Mobile phone theft up by 15% this year: Police
According to data compiled by the Delhi Police, as many as 8,728 mobile phones were reported stolen or missing between January 1 and October 31 in 2010. This year, till date, the Delhi Police were intimated about the theft of 10,066 mobile phones.delhi Updated: Oct 21, 2011 02:03 IST
On Tuesday, the south district of the Delhi Police seemed to have performed an impossible feat - that of retrieving an allegedly stolen mobile phone.
A commendable fact indeed, considering that mobile thefts in Delhi went-up by more than 15% in comparison to 2010.
According to data compiled by the Delhi Police, as many as 8,728 mobile phones were reported stolen or missing between January 1 and October 31 in 2010. This year, till date, the Delhi Police were intimated about the theft of 10,066 mobile phones.
"While northeast Delhi accounted for more than 28% that is 2,820, of the stolen phones, west Delhi reported the least such cases as only 22 complaints were received," said a senior police officer, adding, "As many as 717 phones were stolen in the New Delhi area and 434 such complaints were received by the Crime Branch which oversees police presence on railway stations," the officer said.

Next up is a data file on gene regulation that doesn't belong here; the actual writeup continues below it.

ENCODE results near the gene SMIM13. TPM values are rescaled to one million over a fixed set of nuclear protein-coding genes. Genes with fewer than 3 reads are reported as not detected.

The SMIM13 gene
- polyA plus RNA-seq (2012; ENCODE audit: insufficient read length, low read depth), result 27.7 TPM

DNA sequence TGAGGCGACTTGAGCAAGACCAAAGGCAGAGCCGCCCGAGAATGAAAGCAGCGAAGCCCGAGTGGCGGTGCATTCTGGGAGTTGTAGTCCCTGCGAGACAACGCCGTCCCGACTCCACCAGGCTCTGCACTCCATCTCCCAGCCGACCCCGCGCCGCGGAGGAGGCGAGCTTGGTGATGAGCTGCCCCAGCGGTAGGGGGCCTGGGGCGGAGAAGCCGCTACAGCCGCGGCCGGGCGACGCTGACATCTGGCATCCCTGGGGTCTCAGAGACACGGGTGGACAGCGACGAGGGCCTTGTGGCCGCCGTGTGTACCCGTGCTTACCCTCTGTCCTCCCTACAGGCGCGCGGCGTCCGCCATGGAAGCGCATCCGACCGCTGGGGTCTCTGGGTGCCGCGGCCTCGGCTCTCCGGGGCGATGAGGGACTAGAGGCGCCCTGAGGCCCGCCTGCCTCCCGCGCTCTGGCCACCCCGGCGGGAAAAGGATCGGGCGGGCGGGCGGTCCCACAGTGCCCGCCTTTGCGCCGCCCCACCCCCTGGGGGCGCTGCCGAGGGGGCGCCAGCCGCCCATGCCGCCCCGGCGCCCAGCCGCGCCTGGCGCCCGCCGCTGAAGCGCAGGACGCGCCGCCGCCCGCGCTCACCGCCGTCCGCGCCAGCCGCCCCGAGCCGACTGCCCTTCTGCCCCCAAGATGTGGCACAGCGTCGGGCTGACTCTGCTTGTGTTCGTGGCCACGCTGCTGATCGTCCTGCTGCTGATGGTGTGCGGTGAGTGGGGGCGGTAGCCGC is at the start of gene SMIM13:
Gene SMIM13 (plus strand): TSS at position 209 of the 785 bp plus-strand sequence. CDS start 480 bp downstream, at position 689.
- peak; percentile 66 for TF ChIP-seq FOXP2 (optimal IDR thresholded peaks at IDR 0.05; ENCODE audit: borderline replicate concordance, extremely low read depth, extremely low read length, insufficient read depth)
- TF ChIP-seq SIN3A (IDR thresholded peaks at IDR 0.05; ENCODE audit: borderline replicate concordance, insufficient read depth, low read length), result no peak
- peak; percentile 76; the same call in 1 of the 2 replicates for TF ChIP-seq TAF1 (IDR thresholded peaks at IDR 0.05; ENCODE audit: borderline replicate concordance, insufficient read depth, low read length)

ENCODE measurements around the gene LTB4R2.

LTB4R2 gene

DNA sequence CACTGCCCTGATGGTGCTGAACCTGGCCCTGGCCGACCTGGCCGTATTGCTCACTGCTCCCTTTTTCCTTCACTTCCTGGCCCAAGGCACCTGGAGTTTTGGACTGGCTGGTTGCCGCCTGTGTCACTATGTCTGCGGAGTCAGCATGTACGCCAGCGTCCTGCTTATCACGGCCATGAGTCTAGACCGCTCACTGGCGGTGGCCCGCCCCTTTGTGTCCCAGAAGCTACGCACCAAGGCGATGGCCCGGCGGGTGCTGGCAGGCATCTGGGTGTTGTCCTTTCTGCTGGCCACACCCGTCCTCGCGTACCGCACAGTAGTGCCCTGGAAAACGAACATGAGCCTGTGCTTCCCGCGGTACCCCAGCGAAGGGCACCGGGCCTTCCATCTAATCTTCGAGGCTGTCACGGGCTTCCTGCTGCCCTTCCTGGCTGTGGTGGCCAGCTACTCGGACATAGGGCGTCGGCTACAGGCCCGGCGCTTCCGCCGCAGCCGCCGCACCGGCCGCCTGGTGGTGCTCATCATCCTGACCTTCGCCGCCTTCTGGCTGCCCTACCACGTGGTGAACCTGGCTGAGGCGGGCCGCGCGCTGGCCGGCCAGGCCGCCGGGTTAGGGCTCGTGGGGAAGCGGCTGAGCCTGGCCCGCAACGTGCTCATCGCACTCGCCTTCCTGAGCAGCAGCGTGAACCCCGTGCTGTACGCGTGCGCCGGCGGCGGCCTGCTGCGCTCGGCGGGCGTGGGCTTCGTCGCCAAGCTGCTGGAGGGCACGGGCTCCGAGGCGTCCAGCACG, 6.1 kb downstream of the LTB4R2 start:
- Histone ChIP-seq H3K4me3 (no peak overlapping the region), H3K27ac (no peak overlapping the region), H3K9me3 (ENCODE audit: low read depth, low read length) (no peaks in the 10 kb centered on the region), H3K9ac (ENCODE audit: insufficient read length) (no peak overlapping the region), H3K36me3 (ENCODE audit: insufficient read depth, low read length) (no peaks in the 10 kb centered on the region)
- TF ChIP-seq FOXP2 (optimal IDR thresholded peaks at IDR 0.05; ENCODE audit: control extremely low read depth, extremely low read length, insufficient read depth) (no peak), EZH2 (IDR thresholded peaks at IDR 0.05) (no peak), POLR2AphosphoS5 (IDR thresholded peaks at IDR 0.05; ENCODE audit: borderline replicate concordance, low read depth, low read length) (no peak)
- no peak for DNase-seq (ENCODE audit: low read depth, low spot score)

Interestingly, only a measly 5% of the total stolen phones were smart phones belonging to the BlackBerry and Apple category while the rest of them, police claim, were 'average' Nokia or LG machines.
The south Delhi police seem to have been lucky - tipped-off as they were by a local mobile retailer operating in Fatehpur Beri. However, when it comes to retrieving stolen cell phones, investigation usually turns a dead-end. This is not only due to the multiplicity of telephone service providers but the sheer number of establishments masquerading as 'mobile repair shops' that actually specialise in changing IMEI numbers.
The police are at their biggest loss for words when it comes to retrieving a misplaced BlackBerry.
"It's next to impossible to retrieve a misplaced BlackBerry machine because the first thing a thief does is remove the SIM card; and subsequently seeking clearance to track it from the company's headquarters in Canada takes ages," said the officer.